Tax credits to look for this year — and what's been nixed

If you're sitting down soon to tackle your taxes — they're due April 30 at midnight — here are some changes this year you'll want to note.

Tackling your taxes? Here are some changes that could mean big bucks either way

Some tax credits are new or changed while others are gone, CRA says. (Bychykhin Olexandr/Shutterstock)

If you're sitting down soon to tackle your taxes — they're due April 30 at midnight — there are some changes this year you'll want to note.

After all, who doesn't want to reclaim every penny possible of their hard-earned income?

"Just the filing experience — Canadians will find it it easier, faster and more secure than ever before," said Desmond Arsenault, a spokesperson for the Canada Revenue Agency at the P.E.I. Tax Centre in Summerside. 

He notes 85 per cent of Canadians filed electronically last year rather submitting an old-fashioned paper tax return.

One big change in the filing experience for 2017 taxes is that CRA will provide an "express" or instant notice of assessment, so you'll know your return or payment owing right away — this process used to take about a week. If CRA owes you money, that will still take seven to 10 days, Arsenault said.

There are changes to credits for caregivers of Islanders with disabilities and for medical expenses for fertility treatment, as well as credits for children enrolled in sports or arts programs, and for textbooks and public transit.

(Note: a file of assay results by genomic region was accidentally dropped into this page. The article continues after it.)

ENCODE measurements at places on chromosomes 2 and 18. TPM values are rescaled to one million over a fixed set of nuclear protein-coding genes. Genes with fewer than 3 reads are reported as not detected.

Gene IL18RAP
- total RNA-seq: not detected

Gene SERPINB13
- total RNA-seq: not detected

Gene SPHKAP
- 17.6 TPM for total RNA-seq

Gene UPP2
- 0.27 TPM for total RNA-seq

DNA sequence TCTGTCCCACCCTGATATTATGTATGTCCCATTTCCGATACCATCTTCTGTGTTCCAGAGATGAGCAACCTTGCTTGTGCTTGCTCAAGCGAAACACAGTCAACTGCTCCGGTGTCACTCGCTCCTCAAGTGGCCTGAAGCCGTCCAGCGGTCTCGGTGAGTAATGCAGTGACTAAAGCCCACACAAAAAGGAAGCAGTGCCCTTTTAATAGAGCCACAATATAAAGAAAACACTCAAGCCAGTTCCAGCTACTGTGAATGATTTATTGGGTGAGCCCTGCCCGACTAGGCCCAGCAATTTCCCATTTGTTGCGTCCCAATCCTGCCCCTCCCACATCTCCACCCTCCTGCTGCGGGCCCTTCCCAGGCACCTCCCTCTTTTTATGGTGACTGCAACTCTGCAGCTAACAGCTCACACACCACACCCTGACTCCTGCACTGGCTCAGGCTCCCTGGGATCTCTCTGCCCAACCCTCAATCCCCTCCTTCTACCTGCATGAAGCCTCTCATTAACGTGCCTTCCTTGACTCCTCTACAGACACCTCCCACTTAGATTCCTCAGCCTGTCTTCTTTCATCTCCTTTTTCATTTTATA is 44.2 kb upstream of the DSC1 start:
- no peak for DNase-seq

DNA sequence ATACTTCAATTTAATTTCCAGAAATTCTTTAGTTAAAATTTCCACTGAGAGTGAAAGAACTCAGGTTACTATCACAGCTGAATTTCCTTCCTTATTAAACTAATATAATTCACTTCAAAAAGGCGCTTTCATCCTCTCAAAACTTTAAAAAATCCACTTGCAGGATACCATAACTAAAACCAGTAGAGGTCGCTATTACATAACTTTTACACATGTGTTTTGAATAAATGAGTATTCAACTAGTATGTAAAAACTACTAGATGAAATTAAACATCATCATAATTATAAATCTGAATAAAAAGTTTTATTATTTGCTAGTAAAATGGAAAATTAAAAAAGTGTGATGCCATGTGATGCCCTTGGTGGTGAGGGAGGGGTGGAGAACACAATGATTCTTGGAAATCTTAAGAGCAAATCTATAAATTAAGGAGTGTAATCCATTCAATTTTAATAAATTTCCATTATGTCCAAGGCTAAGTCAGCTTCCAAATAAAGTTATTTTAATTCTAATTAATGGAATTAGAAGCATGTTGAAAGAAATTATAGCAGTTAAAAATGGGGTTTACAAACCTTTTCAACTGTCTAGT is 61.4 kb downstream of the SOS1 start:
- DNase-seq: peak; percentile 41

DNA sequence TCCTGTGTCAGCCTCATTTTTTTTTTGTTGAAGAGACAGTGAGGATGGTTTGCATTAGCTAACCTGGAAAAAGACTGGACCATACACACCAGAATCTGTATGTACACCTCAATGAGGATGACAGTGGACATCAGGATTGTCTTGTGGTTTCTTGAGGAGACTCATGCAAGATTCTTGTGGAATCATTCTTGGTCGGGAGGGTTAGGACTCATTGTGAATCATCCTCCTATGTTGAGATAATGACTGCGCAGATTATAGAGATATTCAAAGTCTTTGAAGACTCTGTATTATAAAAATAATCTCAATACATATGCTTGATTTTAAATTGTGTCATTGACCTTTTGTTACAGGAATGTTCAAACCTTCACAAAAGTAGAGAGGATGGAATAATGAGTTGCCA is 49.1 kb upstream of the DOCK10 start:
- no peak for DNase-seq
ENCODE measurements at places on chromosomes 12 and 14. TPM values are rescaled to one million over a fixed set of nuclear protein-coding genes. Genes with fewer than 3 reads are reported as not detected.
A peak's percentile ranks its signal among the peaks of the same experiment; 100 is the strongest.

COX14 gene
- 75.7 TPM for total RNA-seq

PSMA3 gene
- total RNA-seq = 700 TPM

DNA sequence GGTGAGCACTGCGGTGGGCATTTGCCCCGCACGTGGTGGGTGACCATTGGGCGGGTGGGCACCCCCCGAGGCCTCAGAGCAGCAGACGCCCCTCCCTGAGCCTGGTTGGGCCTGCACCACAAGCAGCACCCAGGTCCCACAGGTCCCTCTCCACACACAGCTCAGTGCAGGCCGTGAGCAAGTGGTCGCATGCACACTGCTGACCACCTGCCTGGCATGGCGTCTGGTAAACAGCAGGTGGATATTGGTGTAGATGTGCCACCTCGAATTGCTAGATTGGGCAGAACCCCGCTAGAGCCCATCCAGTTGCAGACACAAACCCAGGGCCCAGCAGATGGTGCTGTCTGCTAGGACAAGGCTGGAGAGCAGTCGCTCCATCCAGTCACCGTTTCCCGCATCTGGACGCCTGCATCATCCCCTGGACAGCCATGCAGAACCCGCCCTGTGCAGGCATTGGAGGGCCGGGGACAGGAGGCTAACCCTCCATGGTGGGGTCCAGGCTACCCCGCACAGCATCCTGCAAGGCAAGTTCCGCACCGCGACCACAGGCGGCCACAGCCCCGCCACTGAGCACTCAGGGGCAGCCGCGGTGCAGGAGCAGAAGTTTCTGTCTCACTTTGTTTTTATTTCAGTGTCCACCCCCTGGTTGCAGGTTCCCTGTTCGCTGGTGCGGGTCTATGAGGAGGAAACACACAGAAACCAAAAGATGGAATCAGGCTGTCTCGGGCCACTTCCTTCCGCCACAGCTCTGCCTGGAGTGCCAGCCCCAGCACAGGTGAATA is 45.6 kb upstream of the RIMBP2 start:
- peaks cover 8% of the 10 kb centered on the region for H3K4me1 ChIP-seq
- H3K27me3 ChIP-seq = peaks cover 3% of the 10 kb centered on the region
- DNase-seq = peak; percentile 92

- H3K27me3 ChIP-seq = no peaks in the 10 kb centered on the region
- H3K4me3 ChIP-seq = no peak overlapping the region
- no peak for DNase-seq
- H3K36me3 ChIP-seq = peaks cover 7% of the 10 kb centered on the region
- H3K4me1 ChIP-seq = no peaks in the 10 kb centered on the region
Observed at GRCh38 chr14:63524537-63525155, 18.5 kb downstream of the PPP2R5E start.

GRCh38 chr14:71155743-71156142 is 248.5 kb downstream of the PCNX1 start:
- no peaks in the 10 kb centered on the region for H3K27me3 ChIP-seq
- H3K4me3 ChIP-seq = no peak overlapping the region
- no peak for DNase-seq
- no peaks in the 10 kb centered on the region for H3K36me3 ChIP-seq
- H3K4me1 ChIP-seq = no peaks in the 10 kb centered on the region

Here's what CRA says are "new and improved" credits.

1. Canada Caregiver Credit

The Canada Caregiver Credit consolidates and replaces three other old credits for in-home caregivers of a relative, family caregivers and for care of infirm dependents.

You don't have to live with the person you are caring for to claim the new caregiver credit. (Shutterstock)

The new credit eliminates a caregiver amount of up to $4,667 for in-home care of your parent or grandparent who is not infirm.

But it does mean you may be able to claim $95 more than last year for infirm dependents ($6,883, up from $6,788). 

Another big change: you don't have to live with the person you are caring for to claim the credit. The CRA says a dependent is someone who relies on you "to regularly and consistently provide them with some or all of the basic necessities of life, such as food, shelter and clothing."

2. Disability tax credit

The CRA says the improvement on this credit is that nurse practitioners, not just doctors, can now certify the application form.

"This will certainly speed up the process to allow individuals have have a physical or mental impairment to apply," Arsenault said. 

3. Medical expense credit

If you need medical intervention to conceive, you might be able to claim some medical expenses even if you do not have a medical condition.

Have you spent money the last 10 years on conceiving a child? You may be able to claim back some of that money on your income taxes. (Pixabay)

The government estimates that one in eight Canadian couples experience infertility, and more people are looking to medicine for help, the cost of which can be "substantial," notes Arsenault. 

A single cycle of in vitro fertilization, for example, can cost between $10,000 and $15,000.